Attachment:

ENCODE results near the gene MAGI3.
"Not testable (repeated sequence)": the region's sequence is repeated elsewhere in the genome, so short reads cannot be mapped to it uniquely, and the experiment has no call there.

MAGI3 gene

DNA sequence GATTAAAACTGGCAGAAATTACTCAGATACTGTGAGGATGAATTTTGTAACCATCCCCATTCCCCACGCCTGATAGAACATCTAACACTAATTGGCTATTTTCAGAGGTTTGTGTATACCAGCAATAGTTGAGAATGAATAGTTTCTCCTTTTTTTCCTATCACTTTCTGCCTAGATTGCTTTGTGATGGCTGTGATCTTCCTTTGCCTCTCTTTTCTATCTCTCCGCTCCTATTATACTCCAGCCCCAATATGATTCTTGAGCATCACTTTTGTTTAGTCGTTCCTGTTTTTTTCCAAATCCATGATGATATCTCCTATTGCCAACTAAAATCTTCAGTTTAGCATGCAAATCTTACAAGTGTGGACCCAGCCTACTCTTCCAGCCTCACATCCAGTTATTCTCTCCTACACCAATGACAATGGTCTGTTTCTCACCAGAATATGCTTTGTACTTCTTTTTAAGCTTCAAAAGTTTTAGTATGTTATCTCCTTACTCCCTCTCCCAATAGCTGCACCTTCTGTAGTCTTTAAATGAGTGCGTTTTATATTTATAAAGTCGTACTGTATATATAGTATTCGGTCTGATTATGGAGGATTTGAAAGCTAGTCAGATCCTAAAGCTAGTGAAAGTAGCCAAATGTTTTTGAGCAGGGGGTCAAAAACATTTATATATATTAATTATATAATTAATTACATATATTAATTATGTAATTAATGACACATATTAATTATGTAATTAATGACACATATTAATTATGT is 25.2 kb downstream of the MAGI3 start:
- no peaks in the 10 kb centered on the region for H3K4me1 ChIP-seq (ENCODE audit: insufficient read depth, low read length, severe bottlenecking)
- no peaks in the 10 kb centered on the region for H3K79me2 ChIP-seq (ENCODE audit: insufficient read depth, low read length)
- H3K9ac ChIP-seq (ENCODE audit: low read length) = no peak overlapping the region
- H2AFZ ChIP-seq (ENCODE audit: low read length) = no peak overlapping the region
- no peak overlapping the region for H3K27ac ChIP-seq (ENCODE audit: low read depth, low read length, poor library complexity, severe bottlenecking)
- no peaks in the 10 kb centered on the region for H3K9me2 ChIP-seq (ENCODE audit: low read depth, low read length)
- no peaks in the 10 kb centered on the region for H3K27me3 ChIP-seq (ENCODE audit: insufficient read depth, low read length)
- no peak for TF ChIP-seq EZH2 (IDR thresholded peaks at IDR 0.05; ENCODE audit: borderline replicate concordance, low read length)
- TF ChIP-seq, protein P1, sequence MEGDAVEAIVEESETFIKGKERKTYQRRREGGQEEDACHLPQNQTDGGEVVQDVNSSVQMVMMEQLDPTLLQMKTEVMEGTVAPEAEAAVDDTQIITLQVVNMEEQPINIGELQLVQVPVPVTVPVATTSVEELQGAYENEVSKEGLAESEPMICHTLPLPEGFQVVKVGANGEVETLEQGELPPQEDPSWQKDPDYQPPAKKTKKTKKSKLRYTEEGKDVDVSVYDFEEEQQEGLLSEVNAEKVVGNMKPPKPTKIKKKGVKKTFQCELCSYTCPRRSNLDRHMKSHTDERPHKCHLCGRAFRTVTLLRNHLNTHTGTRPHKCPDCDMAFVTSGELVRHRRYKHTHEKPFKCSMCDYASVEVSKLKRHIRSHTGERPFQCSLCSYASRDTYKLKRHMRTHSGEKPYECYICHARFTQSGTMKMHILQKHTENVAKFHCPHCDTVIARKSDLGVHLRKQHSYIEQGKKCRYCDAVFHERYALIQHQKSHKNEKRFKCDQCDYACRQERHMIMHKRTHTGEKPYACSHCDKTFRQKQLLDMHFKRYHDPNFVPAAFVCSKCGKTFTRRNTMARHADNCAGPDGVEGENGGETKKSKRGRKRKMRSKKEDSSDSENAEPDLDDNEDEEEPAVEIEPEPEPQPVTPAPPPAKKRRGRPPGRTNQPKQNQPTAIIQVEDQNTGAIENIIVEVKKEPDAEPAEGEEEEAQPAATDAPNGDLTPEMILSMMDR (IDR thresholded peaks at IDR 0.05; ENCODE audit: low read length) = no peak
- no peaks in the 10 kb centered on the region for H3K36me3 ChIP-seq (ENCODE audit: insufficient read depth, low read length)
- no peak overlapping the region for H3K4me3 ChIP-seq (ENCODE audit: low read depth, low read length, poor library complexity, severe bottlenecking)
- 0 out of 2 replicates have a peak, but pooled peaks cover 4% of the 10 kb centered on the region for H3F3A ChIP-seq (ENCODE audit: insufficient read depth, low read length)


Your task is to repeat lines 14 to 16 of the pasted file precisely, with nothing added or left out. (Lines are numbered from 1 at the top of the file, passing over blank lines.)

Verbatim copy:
- no peaks in the 10 kb centered on the region for H3K36me3 ChIP-seq (ENCODE audit: insufficient read depth, low read length)
- no peak overlapping the region for H3K4me3 ChIP-seq (ENCODE audit: low read depth, low read length, poor library complexity, severe bottlenecking)
- 0 out of 2 replicates have a peak, but pooled peaks cover 4% of the 10 kb centered on the region for H3F3A ChIP-seq (ENCODE audit: insufficient read depth, low read length)